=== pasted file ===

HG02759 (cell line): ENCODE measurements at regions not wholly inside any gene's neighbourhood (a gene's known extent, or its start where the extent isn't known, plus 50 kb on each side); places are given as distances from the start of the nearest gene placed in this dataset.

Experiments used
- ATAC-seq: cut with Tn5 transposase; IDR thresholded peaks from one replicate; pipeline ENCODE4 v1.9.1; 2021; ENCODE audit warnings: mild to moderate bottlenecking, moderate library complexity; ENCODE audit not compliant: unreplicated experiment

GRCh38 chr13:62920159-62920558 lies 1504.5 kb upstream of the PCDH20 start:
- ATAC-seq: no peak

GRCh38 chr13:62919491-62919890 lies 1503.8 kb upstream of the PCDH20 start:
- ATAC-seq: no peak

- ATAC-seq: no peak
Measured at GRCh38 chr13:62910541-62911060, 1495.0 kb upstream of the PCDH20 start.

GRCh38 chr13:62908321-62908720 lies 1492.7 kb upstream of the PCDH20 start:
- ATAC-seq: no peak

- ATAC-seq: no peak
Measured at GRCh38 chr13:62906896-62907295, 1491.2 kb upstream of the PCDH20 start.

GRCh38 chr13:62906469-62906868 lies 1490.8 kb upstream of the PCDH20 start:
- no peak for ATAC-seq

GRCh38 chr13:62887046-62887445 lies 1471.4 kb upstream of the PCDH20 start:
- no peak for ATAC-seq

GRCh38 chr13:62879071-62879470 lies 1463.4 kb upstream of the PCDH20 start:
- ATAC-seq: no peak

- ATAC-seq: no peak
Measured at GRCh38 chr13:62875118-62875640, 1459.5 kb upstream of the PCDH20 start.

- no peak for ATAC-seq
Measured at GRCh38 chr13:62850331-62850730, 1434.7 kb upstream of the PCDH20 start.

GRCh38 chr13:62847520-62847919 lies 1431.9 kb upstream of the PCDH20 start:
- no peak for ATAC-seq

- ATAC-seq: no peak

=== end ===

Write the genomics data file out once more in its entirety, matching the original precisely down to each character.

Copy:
HG02759 (cell line): ENCODE measurements at regions not wholly inside any gene's neighbourhood (a gene's known extent, or its start where the extent isn't known, plus 50 kb on each side); places are given as distances from the start of the nearest gene placed in this dataset.

Experiments used
- ATAC-seq: cut with Tn5 transposase; IDR thresholded peaks from one replicate; pipeline ENCODE4 v1.9.1; 2021; ENCODE audit warnings: mild to moderate bottlenecking, moderate library complexity; ENCODE audit not compliant: unreplicated experiment

GRCh38 chr13:62920159-62920558 lies 1504.5 kb upstream of the PCDH20 start:
- ATAC-seq: no peak

GRCh38 chr13:62919491-62919890 lies 1503.8 kb upstream of the PCDH20 start:
- ATAC-seq: no peak

- ATAC-seq: no peak
Measured at GRCh38 chr13:62910541-62911060, 1495.0 kb upstream of the PCDH20 start.

GRCh38 chr13:62908321-62908720 lies 1492.7 kb upstream of the PCDH20 start:
- ATAC-seq: no peak

- ATAC-seq: no peak
Measured at GRCh38 chr13:62906896-62907295, 1491.2 kb upstream of the PCDH20 start.

GRCh38 chr13:62906469-62906868 lies 1490.8 kb upstream of the PCDH20 start:
- no peak for ATAC-seq

GRCh38 chr13:62887046-62887445 lies 1471.4 kb upstream of the PCDH20 start:
- no peak for ATAC-seq

GRCh38 chr13:62879071-62879470 lies 1463.4 kb upstream of the PCDH20 start:
- ATAC-seq: no peak

- ATAC-seq: no peak
Measured at GRCh38 chr13:62875118-62875640, 1459.5 kb upstream of the PCDH20 start.

- no peak for ATAC-seq
Measured at GRCh38 chr13:62850331-62850730, 1434.7 kb upstream of the PCDH20 start.

GRCh38 chr13:62847520-62847919 lies 1431.9 kb upstream of the PCDH20 start:
- no peak for ATAC-seq

- ATAC-seq: no peak